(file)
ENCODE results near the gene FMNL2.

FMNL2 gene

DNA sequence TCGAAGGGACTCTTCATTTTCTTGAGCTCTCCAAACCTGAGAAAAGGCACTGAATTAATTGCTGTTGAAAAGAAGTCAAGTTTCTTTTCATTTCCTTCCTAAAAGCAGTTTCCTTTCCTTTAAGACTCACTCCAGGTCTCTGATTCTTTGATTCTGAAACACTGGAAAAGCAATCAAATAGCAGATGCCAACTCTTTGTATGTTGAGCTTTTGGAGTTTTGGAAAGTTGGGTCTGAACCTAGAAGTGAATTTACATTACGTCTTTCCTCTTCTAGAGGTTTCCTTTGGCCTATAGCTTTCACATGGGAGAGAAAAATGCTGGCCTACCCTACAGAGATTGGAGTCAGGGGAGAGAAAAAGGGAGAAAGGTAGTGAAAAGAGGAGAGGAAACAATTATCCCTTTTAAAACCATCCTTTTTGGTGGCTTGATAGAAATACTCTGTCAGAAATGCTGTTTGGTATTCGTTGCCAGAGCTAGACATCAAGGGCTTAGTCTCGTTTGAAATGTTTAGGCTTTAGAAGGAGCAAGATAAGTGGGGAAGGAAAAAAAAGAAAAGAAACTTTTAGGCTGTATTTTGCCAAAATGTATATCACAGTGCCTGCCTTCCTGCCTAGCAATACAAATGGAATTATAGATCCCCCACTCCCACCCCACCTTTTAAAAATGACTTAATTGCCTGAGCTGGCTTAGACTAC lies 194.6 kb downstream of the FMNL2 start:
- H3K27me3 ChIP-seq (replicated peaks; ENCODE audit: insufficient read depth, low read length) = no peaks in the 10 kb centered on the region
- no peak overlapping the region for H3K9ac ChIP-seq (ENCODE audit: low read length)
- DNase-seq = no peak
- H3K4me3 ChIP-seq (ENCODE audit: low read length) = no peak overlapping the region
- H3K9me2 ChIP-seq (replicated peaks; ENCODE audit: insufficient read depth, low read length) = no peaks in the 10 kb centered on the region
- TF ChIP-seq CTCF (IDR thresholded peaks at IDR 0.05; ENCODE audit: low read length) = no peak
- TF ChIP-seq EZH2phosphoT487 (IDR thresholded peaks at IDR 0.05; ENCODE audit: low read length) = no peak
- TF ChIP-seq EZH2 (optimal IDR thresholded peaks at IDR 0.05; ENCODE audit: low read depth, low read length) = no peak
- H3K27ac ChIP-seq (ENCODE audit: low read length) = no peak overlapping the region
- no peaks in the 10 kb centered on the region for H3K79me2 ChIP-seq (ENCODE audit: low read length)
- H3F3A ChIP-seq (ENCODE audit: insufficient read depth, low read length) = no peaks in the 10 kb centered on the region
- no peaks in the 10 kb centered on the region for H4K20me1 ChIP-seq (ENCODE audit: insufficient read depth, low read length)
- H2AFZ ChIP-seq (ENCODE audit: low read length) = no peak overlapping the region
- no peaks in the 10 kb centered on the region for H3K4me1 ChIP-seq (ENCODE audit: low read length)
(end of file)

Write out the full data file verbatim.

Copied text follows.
ENCODE results near the gene FMNL2.

FMNL2 gene

DNA sequence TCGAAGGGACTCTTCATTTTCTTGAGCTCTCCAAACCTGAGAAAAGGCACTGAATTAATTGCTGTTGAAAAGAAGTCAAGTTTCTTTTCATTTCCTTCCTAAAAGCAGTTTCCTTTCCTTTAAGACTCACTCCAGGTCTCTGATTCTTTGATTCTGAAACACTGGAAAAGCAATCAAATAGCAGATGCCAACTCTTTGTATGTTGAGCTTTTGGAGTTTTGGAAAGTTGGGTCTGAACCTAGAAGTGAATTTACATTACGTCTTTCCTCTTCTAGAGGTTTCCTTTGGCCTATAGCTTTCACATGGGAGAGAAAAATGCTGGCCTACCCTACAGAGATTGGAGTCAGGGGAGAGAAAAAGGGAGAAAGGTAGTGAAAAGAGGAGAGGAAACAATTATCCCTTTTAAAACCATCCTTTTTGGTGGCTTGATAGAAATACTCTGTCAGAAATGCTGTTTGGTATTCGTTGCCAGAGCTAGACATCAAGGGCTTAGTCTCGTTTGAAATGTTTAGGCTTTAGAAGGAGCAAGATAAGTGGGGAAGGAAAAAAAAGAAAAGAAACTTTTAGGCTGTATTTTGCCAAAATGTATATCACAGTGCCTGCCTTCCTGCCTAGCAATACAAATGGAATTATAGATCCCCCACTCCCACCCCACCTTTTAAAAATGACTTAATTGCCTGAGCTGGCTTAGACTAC lies 194.6 kb downstream of the FMNL2 start:
- H3K27me3 ChIP-seq (replicated peaks; ENCODE audit: insufficient read depth, low read length) = no peaks in the 10 kb centered on the region
- no peak overlapping the region for H3K9ac ChIP-seq (ENCODE audit: low read length)
- DNase-seq = no peak
- H3K4me3 ChIP-seq (ENCODE audit: low read length) = no peak overlapping the region
- H3K9me2 ChIP-seq (replicated peaks; ENCODE audit: insufficient read depth, low read length) = no peaks in the 10 kb centered on the region
- TF ChIP-seq CTCF (IDR thresholded peaks at IDR 0.05; ENCODE audit: low read length) = no peak
- TF ChIP-seq EZH2phosphoT487 (IDR thresholded peaks at IDR 0.05; ENCODE audit: low read length) = no peak
- TF ChIP-seq EZH2 (optimal IDR thresholded peaks at IDR 0.05; ENCODE audit: low read depth, low read length) = no peak
- H3K27ac ChIP-seq (ENCODE audit: low read length) = no peak overlapping the region
- no peaks in the 10 kb centered on the region for H3K79me2 ChIP-seq (ENCODE audit: low read length)
- H3F3A ChIP-seq (ENCODE audit: insufficient read depth, low read length) = no peaks in the 10 kb centered on the region
- no peaks in the 10 kb centered on the region for H4K20me1 ChIP-seq (ENCODE audit: insufficient read depth, low read length)
- H2AFZ ChIP-seq (ENCODE audit: low read length) = no peak overlapping the region
- no peaks in the 10 kb centered on the region for H3K4me1 ChIP-seq (ENCODE audit: low read length)